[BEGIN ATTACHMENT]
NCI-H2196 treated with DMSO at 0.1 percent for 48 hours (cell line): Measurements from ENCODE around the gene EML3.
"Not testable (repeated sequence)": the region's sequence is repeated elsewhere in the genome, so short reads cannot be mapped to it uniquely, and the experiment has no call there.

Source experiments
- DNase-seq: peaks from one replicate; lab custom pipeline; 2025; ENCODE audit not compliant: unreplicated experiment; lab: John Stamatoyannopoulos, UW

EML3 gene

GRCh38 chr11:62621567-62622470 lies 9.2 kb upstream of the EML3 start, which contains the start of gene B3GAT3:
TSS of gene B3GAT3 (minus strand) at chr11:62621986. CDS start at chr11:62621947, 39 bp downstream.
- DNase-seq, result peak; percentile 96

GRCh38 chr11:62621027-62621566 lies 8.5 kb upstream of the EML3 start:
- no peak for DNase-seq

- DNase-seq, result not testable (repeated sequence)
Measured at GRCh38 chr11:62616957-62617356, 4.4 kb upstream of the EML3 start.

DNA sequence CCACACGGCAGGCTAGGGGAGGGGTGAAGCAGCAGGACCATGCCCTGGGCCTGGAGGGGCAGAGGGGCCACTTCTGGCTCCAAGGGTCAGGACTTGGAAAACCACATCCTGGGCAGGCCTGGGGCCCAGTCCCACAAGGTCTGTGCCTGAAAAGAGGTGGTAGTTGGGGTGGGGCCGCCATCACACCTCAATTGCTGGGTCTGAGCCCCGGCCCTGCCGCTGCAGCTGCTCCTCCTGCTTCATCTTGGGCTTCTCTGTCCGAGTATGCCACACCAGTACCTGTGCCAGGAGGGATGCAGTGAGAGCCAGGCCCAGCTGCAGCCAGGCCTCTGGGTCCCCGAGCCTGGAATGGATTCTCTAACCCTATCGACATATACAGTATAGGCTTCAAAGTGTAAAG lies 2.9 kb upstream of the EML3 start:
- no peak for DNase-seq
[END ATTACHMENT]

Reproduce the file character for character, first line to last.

NCI-H2196 treated with DMSO at 0.1 percent for 48 hours (cell line): Measurements from ENCODE around the gene EML3.
"Not testable (repeated sequence)": the region's sequence is repeated elsewhere in the genome, so short reads cannot be mapped to it uniquely, and the experiment has no call there.

Source experiments
- DNase-seq: peaks from one replicate; lab custom pipeline; 2025; ENCODE audit not compliant: unreplicated experiment; lab: John Stamatoyannopoulos, UW

EML3 gene

GRCh38 chr11:62621567-62622470 lies 9.2 kb upstream of the EML3 start, which contains the start of gene B3GAT3:
TSS of gene B3GAT3 (minus strand) at chr11:62621986. CDS start at chr11:62621947, 39 bp downstream.
- DNase-seq, result peak; percentile 96

GRCh38 chr11:62621027-62621566 lies 8.5 kb upstream of the EML3 start:
- no peak for DNase-seq

- DNase-seq, result not testable (repeated sequence)
Measured at GRCh38 chr11:62616957-62617356, 4.4 kb upstream of the EML3 start.

DNA sequence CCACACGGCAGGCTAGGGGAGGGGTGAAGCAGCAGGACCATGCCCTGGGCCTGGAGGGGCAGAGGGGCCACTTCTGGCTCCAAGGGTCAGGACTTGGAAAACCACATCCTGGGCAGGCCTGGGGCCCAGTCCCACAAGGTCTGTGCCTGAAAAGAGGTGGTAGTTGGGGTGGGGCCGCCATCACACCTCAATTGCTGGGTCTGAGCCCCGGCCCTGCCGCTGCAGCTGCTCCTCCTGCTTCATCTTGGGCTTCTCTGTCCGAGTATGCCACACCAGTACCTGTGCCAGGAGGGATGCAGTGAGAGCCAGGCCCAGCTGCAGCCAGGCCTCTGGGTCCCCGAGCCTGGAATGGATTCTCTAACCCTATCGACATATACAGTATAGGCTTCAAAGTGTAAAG lies 2.9 kb upstream of the EML3 start:
- no peak for DNase-seq